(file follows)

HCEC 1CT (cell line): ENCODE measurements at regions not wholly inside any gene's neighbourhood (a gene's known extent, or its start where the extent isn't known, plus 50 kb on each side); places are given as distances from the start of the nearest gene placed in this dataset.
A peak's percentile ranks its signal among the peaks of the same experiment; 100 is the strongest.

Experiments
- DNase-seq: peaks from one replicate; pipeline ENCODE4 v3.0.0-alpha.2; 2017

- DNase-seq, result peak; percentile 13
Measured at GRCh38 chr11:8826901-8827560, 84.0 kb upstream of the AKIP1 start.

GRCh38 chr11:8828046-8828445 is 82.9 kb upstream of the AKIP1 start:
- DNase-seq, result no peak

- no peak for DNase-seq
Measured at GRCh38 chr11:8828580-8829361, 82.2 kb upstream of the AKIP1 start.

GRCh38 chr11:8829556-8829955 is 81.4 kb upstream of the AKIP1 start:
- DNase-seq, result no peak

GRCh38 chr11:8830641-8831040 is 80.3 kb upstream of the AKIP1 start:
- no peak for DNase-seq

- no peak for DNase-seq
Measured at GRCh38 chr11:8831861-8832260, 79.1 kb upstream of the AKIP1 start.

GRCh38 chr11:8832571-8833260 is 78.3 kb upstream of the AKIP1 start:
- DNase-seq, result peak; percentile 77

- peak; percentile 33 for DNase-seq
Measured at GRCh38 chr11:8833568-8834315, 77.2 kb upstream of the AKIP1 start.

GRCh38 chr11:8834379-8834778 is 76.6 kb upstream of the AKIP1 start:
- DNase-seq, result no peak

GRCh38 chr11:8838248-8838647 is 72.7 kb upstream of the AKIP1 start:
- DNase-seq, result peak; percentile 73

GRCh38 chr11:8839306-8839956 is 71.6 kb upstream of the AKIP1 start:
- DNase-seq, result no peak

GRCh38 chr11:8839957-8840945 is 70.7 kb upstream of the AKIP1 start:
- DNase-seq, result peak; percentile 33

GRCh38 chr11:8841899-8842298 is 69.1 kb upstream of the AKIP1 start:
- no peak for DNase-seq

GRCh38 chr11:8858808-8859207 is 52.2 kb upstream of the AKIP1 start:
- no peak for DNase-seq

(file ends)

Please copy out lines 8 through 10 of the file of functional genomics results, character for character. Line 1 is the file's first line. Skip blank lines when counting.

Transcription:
- DNase-seq, result no peak

- no peak for DNase-seq
Measured at GRCh38 chr11:8828580-8829361, 82.2 kb upstream of the AKIP1 start.